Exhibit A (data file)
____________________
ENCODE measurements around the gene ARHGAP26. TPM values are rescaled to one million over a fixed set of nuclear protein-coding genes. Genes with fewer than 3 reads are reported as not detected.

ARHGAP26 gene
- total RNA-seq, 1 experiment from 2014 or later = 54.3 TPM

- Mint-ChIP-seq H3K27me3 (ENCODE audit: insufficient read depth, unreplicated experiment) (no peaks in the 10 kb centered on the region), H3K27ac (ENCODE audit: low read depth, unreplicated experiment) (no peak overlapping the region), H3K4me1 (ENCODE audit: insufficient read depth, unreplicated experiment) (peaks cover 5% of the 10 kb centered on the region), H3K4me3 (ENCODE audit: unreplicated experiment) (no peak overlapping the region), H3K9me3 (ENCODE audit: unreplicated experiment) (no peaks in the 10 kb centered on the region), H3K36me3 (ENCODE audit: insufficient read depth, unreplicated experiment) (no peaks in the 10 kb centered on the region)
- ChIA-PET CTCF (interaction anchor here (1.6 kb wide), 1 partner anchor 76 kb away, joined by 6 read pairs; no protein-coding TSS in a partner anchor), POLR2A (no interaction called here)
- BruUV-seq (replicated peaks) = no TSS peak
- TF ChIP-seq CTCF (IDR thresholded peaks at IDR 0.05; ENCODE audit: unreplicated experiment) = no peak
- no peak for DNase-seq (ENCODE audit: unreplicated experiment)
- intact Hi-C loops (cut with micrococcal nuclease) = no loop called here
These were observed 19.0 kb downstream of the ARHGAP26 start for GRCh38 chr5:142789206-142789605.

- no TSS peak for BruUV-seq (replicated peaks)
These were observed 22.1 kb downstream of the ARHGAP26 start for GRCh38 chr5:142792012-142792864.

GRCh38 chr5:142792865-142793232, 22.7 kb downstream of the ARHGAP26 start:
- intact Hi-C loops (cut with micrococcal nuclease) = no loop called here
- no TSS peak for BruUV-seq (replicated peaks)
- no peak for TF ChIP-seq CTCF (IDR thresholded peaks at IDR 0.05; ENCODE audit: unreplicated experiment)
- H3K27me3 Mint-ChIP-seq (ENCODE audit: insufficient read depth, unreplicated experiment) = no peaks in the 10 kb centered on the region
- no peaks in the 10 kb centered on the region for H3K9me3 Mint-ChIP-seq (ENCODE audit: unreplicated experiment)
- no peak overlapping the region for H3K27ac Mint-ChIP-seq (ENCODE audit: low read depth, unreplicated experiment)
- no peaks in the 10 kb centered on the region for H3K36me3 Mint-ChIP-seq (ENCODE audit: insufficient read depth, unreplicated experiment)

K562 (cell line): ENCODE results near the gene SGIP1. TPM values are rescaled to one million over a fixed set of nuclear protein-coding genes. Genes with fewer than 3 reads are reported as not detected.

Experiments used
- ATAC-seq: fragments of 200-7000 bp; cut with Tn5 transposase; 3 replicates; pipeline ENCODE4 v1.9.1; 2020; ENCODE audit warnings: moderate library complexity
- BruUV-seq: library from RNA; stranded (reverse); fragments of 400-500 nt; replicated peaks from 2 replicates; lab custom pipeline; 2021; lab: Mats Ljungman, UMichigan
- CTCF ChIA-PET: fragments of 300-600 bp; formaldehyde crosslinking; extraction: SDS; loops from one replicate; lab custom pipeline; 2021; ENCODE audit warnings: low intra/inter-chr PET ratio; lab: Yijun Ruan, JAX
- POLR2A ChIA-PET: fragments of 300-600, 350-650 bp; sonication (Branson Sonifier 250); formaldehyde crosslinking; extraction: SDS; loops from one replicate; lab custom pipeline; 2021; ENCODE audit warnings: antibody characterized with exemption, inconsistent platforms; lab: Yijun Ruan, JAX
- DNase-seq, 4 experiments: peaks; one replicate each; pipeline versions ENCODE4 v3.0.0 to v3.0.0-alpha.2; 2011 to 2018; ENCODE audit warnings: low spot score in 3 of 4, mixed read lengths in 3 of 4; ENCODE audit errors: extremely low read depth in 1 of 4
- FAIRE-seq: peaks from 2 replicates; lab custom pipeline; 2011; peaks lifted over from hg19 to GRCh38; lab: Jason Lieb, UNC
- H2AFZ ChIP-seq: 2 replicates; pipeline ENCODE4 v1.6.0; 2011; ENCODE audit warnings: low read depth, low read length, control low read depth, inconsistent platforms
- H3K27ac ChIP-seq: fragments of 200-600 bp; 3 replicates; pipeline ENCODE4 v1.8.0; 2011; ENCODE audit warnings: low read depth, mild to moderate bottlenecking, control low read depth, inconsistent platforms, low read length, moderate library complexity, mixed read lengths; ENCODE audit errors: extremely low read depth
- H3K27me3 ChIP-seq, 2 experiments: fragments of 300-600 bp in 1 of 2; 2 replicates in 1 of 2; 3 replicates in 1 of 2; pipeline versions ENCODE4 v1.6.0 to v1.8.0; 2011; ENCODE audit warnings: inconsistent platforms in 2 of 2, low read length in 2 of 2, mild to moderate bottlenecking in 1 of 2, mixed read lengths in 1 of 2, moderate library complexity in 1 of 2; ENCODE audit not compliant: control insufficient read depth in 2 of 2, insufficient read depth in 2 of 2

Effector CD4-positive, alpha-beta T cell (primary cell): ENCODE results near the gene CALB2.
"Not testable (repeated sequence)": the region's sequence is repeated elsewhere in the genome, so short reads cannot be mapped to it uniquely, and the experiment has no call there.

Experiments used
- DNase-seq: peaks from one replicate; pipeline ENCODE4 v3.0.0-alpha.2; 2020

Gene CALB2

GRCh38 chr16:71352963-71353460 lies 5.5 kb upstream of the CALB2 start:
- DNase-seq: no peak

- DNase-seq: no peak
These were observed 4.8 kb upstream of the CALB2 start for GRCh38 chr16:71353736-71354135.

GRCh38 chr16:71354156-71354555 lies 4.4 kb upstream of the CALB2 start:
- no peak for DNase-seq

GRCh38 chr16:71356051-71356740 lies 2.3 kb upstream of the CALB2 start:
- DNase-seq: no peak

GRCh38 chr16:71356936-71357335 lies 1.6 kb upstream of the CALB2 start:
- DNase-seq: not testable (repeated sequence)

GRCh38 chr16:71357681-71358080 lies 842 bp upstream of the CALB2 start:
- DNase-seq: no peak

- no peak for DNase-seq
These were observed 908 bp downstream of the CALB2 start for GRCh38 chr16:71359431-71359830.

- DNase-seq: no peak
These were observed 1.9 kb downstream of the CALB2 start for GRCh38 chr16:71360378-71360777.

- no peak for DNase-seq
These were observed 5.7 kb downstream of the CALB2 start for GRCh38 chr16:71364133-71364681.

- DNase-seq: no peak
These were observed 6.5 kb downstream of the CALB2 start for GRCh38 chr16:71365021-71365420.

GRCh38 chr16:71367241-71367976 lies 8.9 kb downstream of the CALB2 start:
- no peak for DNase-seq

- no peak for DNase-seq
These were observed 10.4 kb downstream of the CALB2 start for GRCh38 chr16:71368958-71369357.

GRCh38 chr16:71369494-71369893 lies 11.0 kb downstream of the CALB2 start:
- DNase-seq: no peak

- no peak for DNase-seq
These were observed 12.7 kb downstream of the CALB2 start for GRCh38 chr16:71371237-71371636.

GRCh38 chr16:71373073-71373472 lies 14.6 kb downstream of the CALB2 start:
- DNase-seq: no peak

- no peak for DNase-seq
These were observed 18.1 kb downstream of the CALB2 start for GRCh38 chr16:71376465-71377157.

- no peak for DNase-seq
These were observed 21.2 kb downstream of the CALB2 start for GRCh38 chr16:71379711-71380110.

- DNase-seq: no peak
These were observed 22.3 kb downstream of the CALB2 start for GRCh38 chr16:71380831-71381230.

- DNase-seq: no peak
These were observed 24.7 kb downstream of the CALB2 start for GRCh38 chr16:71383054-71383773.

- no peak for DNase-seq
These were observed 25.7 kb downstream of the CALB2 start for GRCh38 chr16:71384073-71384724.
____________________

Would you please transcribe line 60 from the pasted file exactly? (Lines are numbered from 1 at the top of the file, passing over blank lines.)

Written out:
These were observed 10.4 kb downstream of the CALB2 start for GRCh38 chr16:71368958-71369357.